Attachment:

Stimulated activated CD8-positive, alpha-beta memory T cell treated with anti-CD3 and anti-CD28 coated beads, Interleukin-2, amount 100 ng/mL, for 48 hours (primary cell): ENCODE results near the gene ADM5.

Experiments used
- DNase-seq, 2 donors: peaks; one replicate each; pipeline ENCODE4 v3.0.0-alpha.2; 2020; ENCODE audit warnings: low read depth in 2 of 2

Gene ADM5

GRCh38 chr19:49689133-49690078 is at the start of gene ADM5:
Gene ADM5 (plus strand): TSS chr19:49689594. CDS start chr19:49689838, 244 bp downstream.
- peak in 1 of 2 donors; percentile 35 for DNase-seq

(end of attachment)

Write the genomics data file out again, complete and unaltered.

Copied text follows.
Stimulated activated CD8-positive, alpha-beta memory T cell treated with anti-CD3 and anti-CD28 coated beads, Interleukin-2, amount 100 ng/mL, for 48 hours (primary cell): ENCODE results near the gene ADM5.

Experiments used
- DNase-seq, 2 donors: peaks; one replicate each; pipeline ENCODE4 v3.0.0-alpha.2; 2020; ENCODE audit warnings: low read depth in 2 of 2

Gene ADM5

GRCh38 chr19:49689133-49690078 is at the start of gene ADM5:
Gene ADM5 (plus strand): TSS chr19:49689594. CDS start chr19:49689838, 244 bp downstream.
- peak in 1 of 2 donors; percentile 35 for DNase-seq